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The “Cyclops” chapter takes place in a pub where a group of men are conversing about nationalism and other political issues. One character in particular, called the Citizen, the ringleader of the group, seems out to get Bloom from the moment he enters the pub. The Citizen continually calls attention to Bloom’s heritage as a way of insulting and ostracizing him. Just as Odysseus fights back against the Cyclops in the Odyssey, Bloom eventually stands up for himself against the Citizen’s repeated attacks. But, unlike Odysseus’s stabbing of the Cyclops, Bloom does not use violence to beat the Citizen. Although he is not heard, he express his beliefs as he abstains from drinking, promotes the values of love as opposed to hatred, and advocates for the importance of religious tolerance, all of which angers the men. His speech on peace and love is particularly upsetting to them. Bloom argues, “But it’s no use . . . . Force, hatred, history, all that. That’s not life for men and women, insult and hatred. And everybody knows that it’s the very opposite of that that is really life.” When pressed to explain what life really is, he responds without hesitation: “Love . . . . I mean the opposite of hatred.”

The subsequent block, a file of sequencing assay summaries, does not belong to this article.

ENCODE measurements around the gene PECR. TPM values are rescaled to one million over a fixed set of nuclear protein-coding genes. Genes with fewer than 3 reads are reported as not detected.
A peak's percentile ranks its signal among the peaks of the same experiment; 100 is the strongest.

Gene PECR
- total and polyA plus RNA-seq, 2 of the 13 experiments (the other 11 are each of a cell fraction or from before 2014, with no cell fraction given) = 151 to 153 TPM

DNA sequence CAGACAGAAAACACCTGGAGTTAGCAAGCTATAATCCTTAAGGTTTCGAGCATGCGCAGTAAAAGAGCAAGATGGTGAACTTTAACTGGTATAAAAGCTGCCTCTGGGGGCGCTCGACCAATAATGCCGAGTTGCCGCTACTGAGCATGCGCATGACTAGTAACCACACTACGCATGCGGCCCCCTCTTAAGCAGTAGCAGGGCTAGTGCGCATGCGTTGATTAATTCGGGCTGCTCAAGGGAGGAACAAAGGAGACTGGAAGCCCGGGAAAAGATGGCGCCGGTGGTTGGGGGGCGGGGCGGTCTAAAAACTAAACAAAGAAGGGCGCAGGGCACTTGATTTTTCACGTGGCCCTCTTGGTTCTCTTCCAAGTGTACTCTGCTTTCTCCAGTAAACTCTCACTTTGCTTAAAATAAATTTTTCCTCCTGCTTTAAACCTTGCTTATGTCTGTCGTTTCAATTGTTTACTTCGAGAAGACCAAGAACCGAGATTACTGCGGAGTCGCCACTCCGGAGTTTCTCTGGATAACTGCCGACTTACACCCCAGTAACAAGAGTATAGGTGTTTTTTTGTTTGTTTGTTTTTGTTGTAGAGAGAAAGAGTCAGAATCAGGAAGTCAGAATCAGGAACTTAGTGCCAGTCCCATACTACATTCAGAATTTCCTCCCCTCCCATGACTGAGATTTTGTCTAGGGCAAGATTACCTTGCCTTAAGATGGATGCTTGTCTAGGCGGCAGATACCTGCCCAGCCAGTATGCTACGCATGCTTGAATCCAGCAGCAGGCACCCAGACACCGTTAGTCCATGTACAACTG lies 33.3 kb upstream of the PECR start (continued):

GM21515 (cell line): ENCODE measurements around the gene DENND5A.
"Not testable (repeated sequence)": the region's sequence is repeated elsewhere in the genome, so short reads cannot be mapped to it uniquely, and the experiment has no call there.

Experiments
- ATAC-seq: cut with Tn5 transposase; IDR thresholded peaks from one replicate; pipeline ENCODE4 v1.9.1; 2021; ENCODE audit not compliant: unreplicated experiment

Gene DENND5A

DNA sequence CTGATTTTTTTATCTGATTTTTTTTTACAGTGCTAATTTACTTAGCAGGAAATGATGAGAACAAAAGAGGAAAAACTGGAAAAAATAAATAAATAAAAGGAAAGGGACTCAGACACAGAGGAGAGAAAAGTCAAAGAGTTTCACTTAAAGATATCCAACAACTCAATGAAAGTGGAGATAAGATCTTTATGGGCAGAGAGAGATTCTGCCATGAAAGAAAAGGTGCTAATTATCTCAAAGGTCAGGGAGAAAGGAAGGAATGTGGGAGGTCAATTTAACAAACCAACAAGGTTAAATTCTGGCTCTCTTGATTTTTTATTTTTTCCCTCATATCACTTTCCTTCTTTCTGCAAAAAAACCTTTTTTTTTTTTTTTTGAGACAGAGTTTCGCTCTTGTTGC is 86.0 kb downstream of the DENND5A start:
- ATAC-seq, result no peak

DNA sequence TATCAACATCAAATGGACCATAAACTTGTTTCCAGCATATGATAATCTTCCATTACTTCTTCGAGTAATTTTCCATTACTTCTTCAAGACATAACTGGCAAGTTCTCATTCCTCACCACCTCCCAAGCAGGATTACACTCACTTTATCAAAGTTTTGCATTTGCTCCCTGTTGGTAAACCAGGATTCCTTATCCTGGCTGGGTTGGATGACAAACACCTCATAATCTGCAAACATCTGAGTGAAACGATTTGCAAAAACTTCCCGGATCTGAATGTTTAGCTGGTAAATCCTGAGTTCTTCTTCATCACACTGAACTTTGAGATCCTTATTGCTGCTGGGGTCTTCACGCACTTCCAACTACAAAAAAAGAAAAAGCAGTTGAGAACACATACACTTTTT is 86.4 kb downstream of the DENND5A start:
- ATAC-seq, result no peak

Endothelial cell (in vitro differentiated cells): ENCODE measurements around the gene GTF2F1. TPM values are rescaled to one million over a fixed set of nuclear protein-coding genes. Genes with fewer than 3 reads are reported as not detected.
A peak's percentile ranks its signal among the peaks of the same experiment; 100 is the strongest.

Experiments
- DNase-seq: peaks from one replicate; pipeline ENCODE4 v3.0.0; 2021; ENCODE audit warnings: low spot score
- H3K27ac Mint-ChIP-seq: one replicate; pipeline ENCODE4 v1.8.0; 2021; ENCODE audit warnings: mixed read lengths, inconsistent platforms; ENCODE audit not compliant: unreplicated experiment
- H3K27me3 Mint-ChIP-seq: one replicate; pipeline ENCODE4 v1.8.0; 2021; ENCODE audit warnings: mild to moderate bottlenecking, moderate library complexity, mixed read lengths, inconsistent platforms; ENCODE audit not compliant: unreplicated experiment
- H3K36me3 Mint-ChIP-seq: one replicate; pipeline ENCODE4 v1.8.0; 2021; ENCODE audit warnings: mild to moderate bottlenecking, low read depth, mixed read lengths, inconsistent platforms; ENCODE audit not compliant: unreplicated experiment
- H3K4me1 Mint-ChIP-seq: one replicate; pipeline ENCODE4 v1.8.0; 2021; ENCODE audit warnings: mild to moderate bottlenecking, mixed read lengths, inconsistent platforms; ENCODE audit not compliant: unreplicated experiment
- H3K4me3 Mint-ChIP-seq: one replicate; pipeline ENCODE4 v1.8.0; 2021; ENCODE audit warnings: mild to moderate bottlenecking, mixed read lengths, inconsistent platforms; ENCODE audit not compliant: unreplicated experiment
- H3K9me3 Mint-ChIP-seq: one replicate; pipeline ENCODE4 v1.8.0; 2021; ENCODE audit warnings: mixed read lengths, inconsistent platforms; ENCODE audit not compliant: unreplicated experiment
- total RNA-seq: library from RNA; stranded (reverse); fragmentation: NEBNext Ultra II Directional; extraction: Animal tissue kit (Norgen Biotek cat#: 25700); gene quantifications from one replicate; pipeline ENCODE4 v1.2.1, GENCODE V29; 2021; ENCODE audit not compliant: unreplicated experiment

I have this quote on my office door because I think it’s a solid representation of Bloom’s character. Love. The opposite of hatred. Bloom does not simply preach about compassion and understanding; he lives these virtues in every aspect of his life, as evidenced by his small acts of kindness throughout the novel. He goes out of his way to help a grieving family, he is polite to everyone he meets (even when he is not treated with the same courtesy), he is a caring husband, father, and cat owner, and the kindness he displays toward the young Stephen Dedalus goes above and beyond his personal desire to make a new friend. That desire partly stems from Bloom’s lack of a son, which leads me to the final point I want to make about Bloom: He is a good father who has experienced the loss of a child.